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[ale] ACLU Files Complaint With FTC Over Android Security Updates



yes. the ACLU taking this up seems odd.  

However, I've seen a graph somewhere showing that essentially all
iPhones ever made can be updated the current versions of IOS. 

But Android phones are a totally different story.   Once the carrier
stops selling them, they get abandoned and rarely get security
upgrades. 

i'm not an Apple fan, but the different was quite striking. 

Neal Rhodes


On Sat, 2013-04-20 at 22:41 -0400, James Taylor wrote:

> This seems releveant, considering recent conversations...
> -jt
> 
> From the latest Security Alerts Network Newsbites newsletter.
> 
> "--ACLU Files Complaint With FTC Over Android Security Updates
> (April 17, 2013)
> The American Civil Liberties Union (ACLU) has filed a complaint with the
> US Federal Trade Commission (FTC) asking that the agency investigate
> major wireless phone service carriers for failing to deliver updates for
> known security issues in the Android operating system. The complaint
> alleges unfair and deceptive business practices for failing to
> distribute the patches and failing to inform customers that their
> devices are vulnerable to attacks. While Google has issued updates for
> the flaws, the carriers have not pushed them out in a timely manner.
> Apple issues its own updates for its phones, but individual carriers
> bear the responsibility of pushing out Android fixes.
> http://www.wired.com/threatlevel/2013/04/aclu-android-security-issue/
> http://www.h-online.com/security/news/item/ACLU-calls-for-FTC-investigation-into-carrier-Android-1844175.html
> http://arstechnica.com/security/2013/04/wireless-carriers-deceptive-and-unfair/
> http://www.washingtonpost.com/business/technology/2013/04/16/1d7364fc-a6c9-11e2-a8e2-5b98cb59187f_story.html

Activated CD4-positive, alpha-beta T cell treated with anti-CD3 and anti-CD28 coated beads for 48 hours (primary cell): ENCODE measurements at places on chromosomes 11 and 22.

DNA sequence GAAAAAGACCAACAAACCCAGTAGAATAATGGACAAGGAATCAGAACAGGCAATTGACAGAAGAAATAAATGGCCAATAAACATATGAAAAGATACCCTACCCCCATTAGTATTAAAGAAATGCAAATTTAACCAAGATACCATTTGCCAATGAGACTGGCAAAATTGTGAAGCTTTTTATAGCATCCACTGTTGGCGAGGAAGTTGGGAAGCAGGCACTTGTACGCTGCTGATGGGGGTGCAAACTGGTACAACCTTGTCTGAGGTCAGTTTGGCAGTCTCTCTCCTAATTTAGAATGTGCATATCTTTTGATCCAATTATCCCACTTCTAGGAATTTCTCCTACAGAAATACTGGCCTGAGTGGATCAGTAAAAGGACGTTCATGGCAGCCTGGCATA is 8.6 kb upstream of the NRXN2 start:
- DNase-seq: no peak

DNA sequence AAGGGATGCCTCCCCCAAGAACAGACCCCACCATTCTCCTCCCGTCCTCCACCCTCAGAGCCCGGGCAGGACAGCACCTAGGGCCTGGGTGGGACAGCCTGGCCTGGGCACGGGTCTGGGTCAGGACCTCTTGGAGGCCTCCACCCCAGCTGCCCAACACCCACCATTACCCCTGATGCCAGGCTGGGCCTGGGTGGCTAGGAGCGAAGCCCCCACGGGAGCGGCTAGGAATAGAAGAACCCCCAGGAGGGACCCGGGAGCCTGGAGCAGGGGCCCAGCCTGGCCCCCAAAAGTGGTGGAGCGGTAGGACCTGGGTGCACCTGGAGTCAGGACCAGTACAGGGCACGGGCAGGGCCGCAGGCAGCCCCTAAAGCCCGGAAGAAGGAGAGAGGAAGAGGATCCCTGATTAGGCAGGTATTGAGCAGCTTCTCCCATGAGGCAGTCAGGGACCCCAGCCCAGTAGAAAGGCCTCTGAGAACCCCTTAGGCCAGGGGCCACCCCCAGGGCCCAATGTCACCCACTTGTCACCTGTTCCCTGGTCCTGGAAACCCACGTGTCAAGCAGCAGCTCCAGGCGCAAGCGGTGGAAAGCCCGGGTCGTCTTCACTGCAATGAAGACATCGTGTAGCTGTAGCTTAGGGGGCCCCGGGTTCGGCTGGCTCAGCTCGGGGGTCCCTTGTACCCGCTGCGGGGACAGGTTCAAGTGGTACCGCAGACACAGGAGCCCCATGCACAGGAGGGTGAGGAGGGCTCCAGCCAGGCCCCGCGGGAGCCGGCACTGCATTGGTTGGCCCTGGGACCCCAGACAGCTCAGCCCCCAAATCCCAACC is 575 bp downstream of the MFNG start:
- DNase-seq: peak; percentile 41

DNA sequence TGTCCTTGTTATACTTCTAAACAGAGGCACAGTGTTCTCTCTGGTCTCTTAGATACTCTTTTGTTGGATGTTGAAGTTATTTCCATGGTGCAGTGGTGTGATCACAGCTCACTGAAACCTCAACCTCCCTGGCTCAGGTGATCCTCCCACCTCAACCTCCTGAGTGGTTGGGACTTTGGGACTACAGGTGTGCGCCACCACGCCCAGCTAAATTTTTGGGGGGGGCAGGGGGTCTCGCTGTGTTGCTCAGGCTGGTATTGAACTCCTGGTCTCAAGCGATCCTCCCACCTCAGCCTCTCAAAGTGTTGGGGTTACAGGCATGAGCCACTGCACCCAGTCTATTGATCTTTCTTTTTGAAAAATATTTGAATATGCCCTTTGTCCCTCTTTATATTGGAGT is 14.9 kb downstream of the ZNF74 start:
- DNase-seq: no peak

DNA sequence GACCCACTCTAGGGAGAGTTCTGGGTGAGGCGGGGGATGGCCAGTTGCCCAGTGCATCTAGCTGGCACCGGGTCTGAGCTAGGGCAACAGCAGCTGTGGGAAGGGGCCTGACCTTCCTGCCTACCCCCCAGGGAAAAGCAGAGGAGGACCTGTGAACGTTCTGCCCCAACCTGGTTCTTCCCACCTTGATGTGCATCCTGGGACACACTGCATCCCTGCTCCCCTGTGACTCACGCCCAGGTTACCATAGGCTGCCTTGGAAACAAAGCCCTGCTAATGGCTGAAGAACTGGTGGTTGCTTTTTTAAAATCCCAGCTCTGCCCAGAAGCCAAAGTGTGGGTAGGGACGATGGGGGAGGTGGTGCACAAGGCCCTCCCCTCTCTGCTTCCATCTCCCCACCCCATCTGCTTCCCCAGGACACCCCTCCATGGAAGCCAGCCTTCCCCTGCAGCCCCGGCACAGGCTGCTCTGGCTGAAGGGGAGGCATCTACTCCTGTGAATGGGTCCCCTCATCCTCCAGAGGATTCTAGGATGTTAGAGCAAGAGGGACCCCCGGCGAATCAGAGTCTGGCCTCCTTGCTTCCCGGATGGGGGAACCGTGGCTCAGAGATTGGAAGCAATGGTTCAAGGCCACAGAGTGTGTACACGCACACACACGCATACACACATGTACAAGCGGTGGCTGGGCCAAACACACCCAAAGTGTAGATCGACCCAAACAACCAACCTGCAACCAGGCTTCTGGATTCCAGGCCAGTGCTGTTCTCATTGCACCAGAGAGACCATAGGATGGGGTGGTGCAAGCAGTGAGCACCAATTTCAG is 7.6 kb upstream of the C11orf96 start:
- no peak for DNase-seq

> Text of Complaint:
> http://www.aclu.org/files/assets/aclu_-_android_ftc_complaint_-_final.pdf
> [Editor's Note (Pescatore): I think "Politics makes for strange
> bedfellows" comes from Shakespeare, but it sure applies here: the ACLU
> filing complaints about security issues? But I like their angle: if the
> carriers don't push out security patches to the phones, they are not
> honoring their side of the contracts they lock people into and thus the
> contracts should be invalidated. Nice incentive for the carriers to more
> regularly update Android phones. But this also points out the security
> advantages of the Apple and Blackberry model, where the hardware and
> software come from one vendor who does push out updates regularly, vs.
> the Android (and Windows PC) model where the user is on their own.
> (Northcutt):  Kudos to our story collector, Kathy Bradford! This is a
> big story and everyone dealing with BYOD and MDM (Bring your own device
> and mobile device management) has skin in the game.
> (Shpantzer): Google could learn from Apple's closed ecosystem and
> enforce discipline in the Android Telco/OEM ranks.  Fragmentation is
> theoretically good for security against mass malware (not a monoculture,
> hard to test on infinite number of hw/sw permutations), but old and
> terminally vulnerable versions of Android persist for months or even
> years, whereas new Apple iOS versions have 90% penetration in a matter
> of days or weeks.]"
> 
> 
> 
> 
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